Every Good Story Deserves a Franchise

Peter Clarke
7 min readFeb 14, 2022

When I was younger, nothing was more offensive to me than the idea of a movie deriving from a video game, or a book deriving from a movie. Adaptations were to flow in only one direction: first the book, then the movie, then the Sunday morning cartoons, then the video game, and then the action figures. From the purity of the written word to the soullessness of fake plastic consumer goods. Any deviation from this seemed utterly profane. But ideally there would be no chain of adaptations, no this-turning-into-that, no franchises. Each piece of media, I believed, should exist as its own stand-alone world. Otherwise, it was somehow spiritually impure and not to be taken seriously as art.

I’ve now done a complete 180 on this perspective. Far from being offended by adaptations and franchises, I’m now enthusiastic about them. I no longer see adaptations and franchises as projects for soulless corporations to increase profits. Rather, adaptations and franchises are inherent aspects of the create process. A great story never begins as a novel — it begins as an idea. That idea can be translated into any number of media types. No story is too dumb for a novel nor too lofty for a t-shirt. Every good story deserves a franchise.

The Heights of Human Imagination

The most influential books are the ones that gave us specific characters or scenarios that are useful to reference in everyday life. The Bible gave us parables about humility. Plato’s dialogues taught us how to seek truth through asking questions. Don Quixote gave us longform satire and a playful idiom about attacking imaginary enemies. Etc. Following these classic examples, the goal of any author — assuming they hope to influence culture — is to give readers something to hang onto and reference long after they’ve finished reading.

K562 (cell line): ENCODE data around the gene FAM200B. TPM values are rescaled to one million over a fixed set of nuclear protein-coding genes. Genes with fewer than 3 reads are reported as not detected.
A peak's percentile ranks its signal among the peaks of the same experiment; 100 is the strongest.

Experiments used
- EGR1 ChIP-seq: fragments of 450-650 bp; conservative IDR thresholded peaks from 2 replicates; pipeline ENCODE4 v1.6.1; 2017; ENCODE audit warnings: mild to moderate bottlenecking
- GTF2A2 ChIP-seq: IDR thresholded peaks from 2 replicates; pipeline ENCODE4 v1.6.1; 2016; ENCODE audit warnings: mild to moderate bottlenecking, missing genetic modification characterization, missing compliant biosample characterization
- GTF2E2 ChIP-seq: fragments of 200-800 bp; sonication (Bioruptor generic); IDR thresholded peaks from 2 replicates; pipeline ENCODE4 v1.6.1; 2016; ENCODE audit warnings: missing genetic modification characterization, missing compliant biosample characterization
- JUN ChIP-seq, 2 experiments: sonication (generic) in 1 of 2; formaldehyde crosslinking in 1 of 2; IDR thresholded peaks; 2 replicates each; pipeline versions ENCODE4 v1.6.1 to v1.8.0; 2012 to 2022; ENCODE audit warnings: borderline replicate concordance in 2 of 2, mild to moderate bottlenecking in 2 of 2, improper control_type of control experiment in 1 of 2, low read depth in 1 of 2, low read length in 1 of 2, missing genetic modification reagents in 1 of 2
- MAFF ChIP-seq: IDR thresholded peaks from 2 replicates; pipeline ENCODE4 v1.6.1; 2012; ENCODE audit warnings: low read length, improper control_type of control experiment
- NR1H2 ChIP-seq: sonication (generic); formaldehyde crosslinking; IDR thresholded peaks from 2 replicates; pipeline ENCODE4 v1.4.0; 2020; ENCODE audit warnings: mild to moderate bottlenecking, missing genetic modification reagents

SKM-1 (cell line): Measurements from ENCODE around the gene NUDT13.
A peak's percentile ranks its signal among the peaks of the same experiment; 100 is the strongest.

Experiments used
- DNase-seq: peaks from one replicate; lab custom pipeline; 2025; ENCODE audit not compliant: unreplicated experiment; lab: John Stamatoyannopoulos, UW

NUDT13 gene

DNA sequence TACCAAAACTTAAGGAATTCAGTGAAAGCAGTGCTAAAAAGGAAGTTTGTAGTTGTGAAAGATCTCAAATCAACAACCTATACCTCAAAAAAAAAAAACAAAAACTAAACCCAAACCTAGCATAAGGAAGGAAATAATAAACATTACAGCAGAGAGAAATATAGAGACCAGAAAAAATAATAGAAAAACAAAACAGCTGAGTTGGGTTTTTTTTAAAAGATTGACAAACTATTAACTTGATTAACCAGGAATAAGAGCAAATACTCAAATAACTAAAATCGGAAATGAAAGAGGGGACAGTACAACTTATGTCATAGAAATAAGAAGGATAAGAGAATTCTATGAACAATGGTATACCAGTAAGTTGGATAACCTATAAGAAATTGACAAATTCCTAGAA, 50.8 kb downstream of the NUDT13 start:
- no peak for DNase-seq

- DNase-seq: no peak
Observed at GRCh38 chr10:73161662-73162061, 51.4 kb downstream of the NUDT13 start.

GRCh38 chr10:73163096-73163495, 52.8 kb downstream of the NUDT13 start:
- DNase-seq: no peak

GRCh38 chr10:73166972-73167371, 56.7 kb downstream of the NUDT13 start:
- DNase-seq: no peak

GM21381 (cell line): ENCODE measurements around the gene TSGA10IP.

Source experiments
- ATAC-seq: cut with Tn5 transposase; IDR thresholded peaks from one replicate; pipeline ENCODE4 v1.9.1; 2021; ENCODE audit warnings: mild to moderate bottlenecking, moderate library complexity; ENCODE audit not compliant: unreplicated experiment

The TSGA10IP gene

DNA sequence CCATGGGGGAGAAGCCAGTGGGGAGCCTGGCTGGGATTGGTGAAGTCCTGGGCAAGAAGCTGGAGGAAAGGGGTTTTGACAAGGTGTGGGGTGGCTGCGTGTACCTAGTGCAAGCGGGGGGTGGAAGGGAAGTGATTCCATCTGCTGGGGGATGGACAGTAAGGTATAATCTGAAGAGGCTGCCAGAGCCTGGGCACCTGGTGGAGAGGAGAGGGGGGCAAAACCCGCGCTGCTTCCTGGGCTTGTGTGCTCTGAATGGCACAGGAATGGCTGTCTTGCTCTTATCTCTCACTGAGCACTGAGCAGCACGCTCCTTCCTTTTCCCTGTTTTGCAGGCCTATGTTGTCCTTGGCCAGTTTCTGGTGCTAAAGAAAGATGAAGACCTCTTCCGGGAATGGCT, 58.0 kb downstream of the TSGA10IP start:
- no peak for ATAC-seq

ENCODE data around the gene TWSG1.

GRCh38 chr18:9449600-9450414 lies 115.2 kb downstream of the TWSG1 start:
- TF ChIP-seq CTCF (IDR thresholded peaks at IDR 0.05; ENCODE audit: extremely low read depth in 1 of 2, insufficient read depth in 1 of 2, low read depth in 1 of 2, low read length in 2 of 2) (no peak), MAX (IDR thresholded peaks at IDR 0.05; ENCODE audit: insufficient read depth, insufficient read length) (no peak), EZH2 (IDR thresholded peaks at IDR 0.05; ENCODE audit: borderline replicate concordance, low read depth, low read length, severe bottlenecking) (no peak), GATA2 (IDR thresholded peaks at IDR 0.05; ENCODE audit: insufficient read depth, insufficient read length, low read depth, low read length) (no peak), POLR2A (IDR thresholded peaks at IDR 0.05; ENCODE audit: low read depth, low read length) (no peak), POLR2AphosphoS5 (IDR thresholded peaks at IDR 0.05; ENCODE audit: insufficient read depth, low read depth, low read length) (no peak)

The most influential songs — same thing. Influential songs are often called anthems. Bob Dylan had more than his fair share of anthems, which is why he’s considered such an inordinately influential songwriter.

When a piece of media is sufficiently influential, it takes on a life of its own as a living thing out in the wider culture. It’s no longer stuck within the pages of a book or in the lines of a song. It’s free to become anything at any moment, at the whim of…

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Peter Clarke

Author of “The Singularity Survival Guide” and Editor at JokesLiteraryReview.com. Read more at petermclarke.com. Follow me on Twitter @HeyPeterClarke